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THE FARTHERMOST VIEW

Selected Podpieces

WHY I'VE GONE NATIVE

Spicebush swallowtail baby.
Recently I read an article in Better Homes & Gardens that sets forth a number of terrific principles for natural-looking gardens. It emphasizes grouping both native and non-native plants with similar requirements to create a “natural” look in the garden; to grow the “right plant, right place” in order to effect waterwise, ecological gardening.

What the article left out is my main reason for gardening: the little folk of the Green Meadow and Green Forest, many of whom depend on native plants for their very lives.

We can design our gardens and yards to look “natural” and even “wild,” but if we don’t use plants that the insects and birds and other creatures need for survival, we’re gardening purely for aesthetics. Aesthetics is good; but in this world, “pure” aesthetics is a luxury we can’t afford.

Fewer and fewer landscapes in cities, suburbs, and agricultural areas across North America provide the number and variety of plants that insects, birds, and other wild animals need. In the last decade, the work of Douglas Tallamy and others has alerted us to the importance of home gardens and yards in replacing the diversity of plants that have disappeared, and preserving what we have. The knowledge that our gardens now play a very important role in sustaining biodiversity is exciting and inspiring.

The Monarch butterfly is the best known example of an animal that depends on native plants: we know that the adult Monarch can take nectar from just about any blooming plant, but the larva – the caterpillar – can eat only milkweed. If the adult butterfly can’t find milkweed leaves to lay her eggs on, or if in desperation or confusion she lays them on another plant, any caterpillars that hatch will die.

The Spicebush Swallowtail butterfly needs certain plants for her caterpillars too – spicebush, sassafras tree, or Carolina allspice.

The Pipevine Swallowtail needs a Dutchman’s Pipevine.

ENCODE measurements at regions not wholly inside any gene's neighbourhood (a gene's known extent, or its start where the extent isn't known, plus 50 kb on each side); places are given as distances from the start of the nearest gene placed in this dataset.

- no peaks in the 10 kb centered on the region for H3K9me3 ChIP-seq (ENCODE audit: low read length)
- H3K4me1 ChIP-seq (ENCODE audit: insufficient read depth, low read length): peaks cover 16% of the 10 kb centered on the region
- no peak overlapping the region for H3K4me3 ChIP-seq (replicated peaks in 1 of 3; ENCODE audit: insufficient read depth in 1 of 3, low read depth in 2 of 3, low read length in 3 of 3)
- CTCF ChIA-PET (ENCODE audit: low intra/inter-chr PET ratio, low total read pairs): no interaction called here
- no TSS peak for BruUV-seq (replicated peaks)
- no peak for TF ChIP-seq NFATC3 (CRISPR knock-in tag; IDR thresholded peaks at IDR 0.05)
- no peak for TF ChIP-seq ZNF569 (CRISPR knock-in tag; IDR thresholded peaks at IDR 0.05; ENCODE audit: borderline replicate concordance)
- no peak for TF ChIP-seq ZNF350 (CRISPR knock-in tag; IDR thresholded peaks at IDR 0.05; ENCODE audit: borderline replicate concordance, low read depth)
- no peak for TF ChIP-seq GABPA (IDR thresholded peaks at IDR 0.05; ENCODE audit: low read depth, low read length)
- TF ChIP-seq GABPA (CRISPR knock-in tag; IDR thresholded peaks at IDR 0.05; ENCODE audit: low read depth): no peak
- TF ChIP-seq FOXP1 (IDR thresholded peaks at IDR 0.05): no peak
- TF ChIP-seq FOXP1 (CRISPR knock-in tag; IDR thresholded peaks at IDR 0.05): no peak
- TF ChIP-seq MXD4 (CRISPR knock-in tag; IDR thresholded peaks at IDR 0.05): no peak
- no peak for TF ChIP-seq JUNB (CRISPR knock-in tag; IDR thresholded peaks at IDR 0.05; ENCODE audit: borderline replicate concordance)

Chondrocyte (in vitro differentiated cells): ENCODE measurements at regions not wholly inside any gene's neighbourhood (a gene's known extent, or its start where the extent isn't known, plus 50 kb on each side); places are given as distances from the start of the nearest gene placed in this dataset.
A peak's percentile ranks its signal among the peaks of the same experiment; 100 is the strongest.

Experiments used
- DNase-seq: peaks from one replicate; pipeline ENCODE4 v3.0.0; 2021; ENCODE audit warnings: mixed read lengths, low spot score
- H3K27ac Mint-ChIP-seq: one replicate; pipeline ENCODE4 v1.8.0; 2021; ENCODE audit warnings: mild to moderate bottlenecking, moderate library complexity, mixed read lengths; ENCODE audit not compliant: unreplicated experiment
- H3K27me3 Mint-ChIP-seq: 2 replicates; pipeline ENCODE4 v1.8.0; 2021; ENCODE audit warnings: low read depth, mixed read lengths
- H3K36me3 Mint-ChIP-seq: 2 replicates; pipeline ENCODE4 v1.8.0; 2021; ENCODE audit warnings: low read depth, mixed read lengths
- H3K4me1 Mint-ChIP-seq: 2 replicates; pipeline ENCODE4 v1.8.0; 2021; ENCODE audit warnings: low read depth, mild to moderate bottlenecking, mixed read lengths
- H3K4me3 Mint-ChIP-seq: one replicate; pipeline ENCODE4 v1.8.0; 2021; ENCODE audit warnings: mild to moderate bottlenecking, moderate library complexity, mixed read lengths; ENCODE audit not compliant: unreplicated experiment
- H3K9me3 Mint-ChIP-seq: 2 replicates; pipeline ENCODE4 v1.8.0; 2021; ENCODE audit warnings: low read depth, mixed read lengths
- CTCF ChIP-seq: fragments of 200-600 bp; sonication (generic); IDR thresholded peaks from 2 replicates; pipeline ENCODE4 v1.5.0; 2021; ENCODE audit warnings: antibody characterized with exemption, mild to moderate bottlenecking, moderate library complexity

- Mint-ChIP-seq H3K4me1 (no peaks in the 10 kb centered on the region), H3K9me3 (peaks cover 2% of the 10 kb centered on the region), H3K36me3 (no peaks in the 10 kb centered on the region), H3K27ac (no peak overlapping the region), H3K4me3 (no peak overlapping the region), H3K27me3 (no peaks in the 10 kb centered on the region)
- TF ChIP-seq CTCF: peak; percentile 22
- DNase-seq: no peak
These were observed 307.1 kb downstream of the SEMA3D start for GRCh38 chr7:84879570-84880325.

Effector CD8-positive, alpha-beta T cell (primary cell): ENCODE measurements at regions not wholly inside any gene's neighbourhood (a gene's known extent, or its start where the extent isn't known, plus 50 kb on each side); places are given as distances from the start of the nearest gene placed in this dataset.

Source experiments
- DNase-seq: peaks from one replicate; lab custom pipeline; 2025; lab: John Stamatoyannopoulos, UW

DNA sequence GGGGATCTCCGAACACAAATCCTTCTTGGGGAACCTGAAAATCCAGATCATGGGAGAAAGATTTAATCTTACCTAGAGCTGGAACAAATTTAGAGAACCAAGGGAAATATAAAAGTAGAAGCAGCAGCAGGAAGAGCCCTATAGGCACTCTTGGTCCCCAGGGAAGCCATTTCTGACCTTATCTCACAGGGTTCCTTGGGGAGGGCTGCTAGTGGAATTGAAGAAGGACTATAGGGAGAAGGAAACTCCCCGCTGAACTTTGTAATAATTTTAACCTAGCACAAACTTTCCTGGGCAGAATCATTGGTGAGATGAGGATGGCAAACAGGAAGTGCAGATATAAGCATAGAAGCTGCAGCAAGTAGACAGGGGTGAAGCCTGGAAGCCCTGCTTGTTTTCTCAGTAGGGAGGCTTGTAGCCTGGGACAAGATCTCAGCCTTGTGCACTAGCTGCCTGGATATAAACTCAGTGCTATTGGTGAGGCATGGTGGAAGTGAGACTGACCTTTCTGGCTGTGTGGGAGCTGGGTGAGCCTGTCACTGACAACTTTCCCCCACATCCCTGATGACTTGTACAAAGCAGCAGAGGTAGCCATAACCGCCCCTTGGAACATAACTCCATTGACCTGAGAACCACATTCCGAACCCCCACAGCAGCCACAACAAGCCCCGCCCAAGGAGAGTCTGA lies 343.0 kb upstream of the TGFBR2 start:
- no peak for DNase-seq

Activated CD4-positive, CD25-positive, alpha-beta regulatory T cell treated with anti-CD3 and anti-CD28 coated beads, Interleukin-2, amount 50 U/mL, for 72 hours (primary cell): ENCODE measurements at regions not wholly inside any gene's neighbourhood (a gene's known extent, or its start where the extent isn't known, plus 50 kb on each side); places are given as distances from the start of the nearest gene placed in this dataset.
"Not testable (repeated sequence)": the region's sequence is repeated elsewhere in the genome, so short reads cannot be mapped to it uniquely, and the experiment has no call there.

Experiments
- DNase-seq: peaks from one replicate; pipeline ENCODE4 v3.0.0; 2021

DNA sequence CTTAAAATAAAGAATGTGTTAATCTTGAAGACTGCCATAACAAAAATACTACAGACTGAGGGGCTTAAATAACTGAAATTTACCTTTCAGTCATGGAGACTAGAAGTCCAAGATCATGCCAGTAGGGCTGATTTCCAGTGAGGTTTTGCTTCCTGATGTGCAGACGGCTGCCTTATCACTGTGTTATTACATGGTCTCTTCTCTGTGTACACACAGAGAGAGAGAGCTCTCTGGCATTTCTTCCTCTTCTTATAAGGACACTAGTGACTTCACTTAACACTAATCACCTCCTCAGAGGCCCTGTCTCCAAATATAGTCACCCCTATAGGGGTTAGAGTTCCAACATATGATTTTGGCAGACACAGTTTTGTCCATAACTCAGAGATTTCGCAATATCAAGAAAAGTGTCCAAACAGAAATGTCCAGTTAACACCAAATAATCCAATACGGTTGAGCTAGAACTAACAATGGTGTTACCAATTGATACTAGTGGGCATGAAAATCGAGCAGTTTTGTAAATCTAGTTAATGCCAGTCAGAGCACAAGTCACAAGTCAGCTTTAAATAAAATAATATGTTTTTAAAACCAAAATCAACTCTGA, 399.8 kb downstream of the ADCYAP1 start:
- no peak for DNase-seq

And baby songbirds need caterpillars. Just as baby humans don’t chow down on steak for their first meal, baby birds don’t start out with sunflower seeds. Mom brings them juicy caterpillars, which go down easy. According to Tallamy, Chickadee parents need to find around 500 caterpillars every day, depending on the number of chicks. Multiply that by the 16 to 18 days it takes to fledge, and that’s as much as 9,000 caterpillars to raise one chickadee family till they’re old enough to hit the sunflower seeds. And how many plants does it take to raise 9000 caterpillars?

And one reason to make as many of our garden plants native as we can, whether or not we know that our favorite butterflies require them, is exactly that: we don’t know. There are – sorry, but I have to say it – too many Unknown Unknowns. We just don’t know what creatures may die – or go extinct – without the native plants that are growing in our woods and fields.

Unless we are solely concerned with how the garden and landscape look – and even how well the plants grow – we need to pay attention to exactly what plants we’re using. We can arrange them artistically and pop in some introduced ornamentals that will look good (and provide nectar to our bees and butterflies); but foremost in our planning should be the wildlife that depends on the landscapes and gardens we design, and the plants we choose to plant.

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